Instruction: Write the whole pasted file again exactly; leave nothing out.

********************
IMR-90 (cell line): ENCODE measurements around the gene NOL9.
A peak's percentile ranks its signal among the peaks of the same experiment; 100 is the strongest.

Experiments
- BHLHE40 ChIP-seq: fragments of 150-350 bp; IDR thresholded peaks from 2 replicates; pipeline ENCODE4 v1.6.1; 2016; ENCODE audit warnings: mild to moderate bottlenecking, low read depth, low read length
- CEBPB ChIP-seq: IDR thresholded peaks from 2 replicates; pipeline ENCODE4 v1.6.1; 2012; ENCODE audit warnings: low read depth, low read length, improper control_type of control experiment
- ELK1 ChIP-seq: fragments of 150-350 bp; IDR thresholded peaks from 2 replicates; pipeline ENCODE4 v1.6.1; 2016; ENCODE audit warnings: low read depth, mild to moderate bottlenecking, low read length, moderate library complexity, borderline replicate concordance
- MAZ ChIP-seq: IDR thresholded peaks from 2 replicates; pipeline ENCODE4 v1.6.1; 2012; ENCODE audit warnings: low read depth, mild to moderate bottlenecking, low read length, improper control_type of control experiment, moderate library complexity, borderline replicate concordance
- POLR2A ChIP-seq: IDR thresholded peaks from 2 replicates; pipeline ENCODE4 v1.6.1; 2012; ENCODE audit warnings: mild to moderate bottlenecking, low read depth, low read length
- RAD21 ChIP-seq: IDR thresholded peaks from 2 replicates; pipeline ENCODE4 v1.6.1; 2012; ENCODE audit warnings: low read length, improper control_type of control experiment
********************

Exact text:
IMR-90 (cell line): ENCODE measurements around the gene NOL9.
A peak's percentile ranks its signal among the peaks of the same experiment; 100 is the strongest.

Experiments
- BHLHE40 ChIP-seq: fragments of 150-350 bp; IDR thresholded peaks from 2 replicates; pipeline ENCODE4 v1.6.1; 2016; ENCODE audit warnings: mild to moderate bottlenecking, low read depth, low read length
- CEBPB ChIP-seq: IDR thresholded peaks from 2 replicates; pipeline ENCODE4 v1.6.1; 2012; ENCODE audit warnings: low read depth, low read length, improper control_type of control experiment
- ELK1 ChIP-seq: fragments of 150-350 bp; IDR thresholded peaks from 2 replicates; pipeline ENCODE4 v1.6.1; 2016; ENCODE audit warnings: low read depth, mild to moderate bottlenecking, low read length, moderate library complexity, borderline replicate concordance
- MAZ ChIP-seq: IDR thresholded peaks from 2 replicates; pipeline ENCODE4 v1.6.1; 2012; ENCODE audit warnings: low read depth, mild to moderate bottlenecking, low read length, improper control_type of control experiment, moderate library complexity, borderline replicate concordance
- POLR2A ChIP-seq: IDR thresholded peaks from 2 replicates; pipeline ENCODE4 v1.6.1; 2012; ENCODE audit warnings: mild to moderate bottlenecking, low read depth, low read length
- RAD21 ChIP-seq: IDR thresholded peaks from 2 replicates; pipeline ENCODE4 v1.6.1; 2012; ENCODE audit warnings: low read length, improper control_type of control experiment